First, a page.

A theme is the main idea or general message of a story -- what it says about life and/or the human condition. It is similar to a "moral of the story", but not exactly the same. It does not always concern moral development or a "lesson", and is often subtlely woven into the dialogue, as opposed to being explicitly stated at the end of the story in a bland "And that's why you should always remember to..." format that tends to turn most readers off. In fact, the themes of stories are sometimes easy to miss.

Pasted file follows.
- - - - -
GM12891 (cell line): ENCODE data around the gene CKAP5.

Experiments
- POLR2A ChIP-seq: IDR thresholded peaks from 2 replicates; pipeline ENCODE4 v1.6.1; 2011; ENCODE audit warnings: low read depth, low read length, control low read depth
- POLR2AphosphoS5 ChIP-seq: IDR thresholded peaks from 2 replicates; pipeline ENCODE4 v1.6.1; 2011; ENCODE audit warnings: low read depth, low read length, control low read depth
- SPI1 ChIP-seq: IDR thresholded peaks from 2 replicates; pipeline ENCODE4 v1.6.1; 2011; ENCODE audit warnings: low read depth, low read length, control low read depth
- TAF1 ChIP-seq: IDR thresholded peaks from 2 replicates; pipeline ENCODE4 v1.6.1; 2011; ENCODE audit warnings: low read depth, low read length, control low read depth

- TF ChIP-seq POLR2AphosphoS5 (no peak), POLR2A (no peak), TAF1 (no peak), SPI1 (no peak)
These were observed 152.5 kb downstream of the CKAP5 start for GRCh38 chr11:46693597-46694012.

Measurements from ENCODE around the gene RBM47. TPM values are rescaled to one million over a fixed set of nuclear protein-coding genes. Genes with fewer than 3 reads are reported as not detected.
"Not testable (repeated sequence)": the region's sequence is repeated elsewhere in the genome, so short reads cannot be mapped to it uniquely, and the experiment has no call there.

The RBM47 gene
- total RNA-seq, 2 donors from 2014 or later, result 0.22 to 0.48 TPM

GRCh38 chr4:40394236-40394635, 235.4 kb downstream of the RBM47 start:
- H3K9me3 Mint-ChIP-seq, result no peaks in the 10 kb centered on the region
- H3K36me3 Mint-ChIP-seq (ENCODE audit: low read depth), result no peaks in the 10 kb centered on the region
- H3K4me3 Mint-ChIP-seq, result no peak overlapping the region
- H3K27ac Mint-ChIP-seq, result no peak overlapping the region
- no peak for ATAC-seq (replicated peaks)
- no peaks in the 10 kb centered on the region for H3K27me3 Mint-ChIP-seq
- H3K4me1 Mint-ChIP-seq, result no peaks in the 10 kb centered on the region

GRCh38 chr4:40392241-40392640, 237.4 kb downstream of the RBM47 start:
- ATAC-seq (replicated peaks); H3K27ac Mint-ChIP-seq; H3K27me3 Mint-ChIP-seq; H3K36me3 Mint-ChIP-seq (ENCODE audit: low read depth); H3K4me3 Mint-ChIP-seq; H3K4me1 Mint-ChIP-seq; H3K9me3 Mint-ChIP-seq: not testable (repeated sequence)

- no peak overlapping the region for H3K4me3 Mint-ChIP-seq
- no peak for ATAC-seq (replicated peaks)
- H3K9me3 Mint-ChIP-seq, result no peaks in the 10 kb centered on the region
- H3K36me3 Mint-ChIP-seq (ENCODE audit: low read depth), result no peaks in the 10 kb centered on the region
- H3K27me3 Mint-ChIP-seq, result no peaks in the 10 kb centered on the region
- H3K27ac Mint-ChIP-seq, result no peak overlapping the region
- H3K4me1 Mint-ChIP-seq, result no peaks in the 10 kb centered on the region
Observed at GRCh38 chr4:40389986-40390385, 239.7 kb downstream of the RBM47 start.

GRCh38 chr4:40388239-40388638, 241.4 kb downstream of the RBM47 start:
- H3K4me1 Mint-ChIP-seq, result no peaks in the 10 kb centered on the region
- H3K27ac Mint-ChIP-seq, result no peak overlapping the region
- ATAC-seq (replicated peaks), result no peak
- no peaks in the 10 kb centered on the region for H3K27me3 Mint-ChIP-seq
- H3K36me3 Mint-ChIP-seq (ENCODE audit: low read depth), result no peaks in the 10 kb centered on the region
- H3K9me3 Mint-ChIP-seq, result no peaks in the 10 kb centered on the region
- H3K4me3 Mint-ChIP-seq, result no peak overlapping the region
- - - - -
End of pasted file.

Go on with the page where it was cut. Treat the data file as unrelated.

Examples of themes from some well-known books/stories:
- TO KILL A MOCKINGBIRD (by Harper Lee): People that have been closed off from the evils of the world are often destroyed when they do encounter them.
- LORD OF THE FLIES (by William Golding): The human race must control their savage instincts for civilization to succeed.
- THE OLD MAN AND THE SEA (by Ernest Hemingway): One can work their whole life to achieve a goal, actually achieve it, but still have it taken away in a flash with nothing to show for it.
- MASQUE OF THE RED DEATH (by Edgar Allan Poe): Death is inevitable, despite our constant battle to avoid it.
- FARENHEIT 451 (by Ray Bradbury): Censorship will have a detrimental impact on society if it is not prevented.